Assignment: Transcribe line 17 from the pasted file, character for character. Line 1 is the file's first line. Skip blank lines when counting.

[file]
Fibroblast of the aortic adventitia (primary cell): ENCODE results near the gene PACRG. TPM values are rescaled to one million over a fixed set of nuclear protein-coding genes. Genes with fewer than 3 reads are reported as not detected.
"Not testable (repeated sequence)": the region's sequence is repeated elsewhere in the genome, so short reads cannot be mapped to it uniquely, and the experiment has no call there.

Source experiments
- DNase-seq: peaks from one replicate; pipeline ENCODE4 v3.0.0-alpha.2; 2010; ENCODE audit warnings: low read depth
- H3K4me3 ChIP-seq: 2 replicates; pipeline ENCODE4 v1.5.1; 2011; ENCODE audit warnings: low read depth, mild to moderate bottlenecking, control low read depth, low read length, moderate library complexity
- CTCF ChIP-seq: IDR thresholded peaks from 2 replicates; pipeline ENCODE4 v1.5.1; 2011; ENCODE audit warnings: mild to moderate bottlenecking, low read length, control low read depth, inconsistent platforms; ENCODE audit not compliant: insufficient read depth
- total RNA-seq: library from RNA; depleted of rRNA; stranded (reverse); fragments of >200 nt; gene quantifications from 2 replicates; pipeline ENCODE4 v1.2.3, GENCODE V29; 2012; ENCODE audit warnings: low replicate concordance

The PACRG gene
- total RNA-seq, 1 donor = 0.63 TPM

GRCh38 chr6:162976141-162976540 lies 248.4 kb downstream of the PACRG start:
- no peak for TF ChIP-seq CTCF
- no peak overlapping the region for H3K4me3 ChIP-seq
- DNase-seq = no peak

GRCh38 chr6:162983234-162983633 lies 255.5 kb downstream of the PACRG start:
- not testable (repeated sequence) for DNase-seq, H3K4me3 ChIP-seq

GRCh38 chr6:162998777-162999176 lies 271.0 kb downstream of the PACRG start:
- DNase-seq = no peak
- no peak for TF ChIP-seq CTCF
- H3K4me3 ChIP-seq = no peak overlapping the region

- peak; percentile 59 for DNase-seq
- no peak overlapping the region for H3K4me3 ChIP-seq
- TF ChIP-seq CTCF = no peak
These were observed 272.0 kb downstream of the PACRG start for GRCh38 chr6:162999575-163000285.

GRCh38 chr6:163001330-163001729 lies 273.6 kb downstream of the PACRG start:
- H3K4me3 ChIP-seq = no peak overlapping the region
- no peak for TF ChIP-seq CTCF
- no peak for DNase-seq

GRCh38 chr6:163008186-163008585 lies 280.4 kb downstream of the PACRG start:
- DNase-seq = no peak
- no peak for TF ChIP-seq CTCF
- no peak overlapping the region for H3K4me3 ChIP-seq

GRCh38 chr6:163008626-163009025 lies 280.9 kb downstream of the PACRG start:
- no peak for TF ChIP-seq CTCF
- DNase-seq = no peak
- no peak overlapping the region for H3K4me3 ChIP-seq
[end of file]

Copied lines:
- DNase-seq = no peak